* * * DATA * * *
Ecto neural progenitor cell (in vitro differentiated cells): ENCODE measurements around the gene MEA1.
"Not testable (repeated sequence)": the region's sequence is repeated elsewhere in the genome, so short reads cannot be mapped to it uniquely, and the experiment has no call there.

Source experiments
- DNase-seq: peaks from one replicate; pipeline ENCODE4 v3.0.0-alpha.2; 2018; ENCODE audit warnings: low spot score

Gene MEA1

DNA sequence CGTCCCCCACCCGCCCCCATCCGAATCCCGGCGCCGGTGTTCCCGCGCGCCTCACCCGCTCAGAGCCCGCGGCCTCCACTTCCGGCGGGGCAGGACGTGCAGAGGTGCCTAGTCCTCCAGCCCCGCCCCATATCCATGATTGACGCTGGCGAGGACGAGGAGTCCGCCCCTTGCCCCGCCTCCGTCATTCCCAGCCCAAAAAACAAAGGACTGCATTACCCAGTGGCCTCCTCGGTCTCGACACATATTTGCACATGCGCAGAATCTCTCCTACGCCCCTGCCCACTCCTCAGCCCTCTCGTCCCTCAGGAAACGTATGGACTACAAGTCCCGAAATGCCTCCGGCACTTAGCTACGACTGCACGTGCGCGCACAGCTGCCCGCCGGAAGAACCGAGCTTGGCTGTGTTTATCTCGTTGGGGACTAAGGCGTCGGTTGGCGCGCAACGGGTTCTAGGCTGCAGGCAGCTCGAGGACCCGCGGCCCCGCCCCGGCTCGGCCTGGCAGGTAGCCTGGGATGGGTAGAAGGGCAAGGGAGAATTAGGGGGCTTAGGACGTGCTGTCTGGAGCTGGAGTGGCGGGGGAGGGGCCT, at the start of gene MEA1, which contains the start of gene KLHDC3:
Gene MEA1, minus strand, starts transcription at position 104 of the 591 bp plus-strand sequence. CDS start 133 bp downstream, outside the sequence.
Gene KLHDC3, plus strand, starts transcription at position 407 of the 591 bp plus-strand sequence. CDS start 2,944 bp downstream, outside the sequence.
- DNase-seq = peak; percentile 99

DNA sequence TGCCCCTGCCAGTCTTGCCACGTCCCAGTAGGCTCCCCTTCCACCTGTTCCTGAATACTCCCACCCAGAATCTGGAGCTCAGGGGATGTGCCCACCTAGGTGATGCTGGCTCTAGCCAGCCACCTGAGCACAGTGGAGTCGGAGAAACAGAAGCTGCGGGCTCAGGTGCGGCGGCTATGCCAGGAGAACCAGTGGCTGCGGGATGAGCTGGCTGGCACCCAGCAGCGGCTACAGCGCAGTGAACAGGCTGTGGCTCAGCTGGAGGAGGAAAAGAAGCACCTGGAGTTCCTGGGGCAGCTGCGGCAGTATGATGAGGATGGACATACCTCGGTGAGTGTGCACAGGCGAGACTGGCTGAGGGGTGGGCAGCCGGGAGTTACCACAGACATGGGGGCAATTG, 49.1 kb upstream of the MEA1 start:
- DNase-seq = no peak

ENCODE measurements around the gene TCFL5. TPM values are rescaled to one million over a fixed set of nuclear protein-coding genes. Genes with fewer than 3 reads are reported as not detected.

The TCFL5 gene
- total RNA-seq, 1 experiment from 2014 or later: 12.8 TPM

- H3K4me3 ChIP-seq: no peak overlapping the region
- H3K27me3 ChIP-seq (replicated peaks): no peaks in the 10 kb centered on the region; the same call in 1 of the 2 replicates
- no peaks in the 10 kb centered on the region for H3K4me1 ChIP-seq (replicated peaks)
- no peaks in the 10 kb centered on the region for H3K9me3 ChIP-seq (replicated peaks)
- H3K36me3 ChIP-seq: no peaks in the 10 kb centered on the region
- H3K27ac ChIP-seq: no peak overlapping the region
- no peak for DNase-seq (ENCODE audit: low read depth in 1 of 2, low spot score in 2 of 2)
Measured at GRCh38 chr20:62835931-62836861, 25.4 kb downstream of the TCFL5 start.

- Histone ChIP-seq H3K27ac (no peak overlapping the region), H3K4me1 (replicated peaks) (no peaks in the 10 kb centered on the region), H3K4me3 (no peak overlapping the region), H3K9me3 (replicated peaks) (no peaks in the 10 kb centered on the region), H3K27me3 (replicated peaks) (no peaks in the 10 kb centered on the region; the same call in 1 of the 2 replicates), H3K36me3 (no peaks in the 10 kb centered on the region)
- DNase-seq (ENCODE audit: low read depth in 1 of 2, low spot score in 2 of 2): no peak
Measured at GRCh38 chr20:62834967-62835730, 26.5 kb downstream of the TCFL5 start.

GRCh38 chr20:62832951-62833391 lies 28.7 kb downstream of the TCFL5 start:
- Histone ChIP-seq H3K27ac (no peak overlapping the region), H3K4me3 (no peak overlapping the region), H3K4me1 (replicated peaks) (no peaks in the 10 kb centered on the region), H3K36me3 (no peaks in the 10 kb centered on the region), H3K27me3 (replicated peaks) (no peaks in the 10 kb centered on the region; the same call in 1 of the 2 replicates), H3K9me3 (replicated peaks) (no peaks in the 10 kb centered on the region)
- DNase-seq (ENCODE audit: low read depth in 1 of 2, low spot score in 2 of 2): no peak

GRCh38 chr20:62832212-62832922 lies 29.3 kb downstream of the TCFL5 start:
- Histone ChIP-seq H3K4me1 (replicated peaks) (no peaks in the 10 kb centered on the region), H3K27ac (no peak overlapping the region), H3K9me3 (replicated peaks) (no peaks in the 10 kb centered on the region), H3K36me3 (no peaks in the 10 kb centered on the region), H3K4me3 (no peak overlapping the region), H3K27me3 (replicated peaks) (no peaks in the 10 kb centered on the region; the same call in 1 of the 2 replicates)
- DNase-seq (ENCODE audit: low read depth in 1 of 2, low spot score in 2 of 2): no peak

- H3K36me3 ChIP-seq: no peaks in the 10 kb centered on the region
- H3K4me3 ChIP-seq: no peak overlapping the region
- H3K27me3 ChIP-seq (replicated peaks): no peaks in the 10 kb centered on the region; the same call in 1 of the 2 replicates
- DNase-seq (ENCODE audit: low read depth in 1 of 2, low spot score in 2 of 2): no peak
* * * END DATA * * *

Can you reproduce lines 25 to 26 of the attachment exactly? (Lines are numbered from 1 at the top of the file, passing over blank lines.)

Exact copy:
Measured at GRCh38 chr20:62834967-62835730, 26.5 kb downstream of the TCFL5 start.

GRCh38 chr20:62832951-62833391 lies 28.7 kb downstream of the TCFL5 start: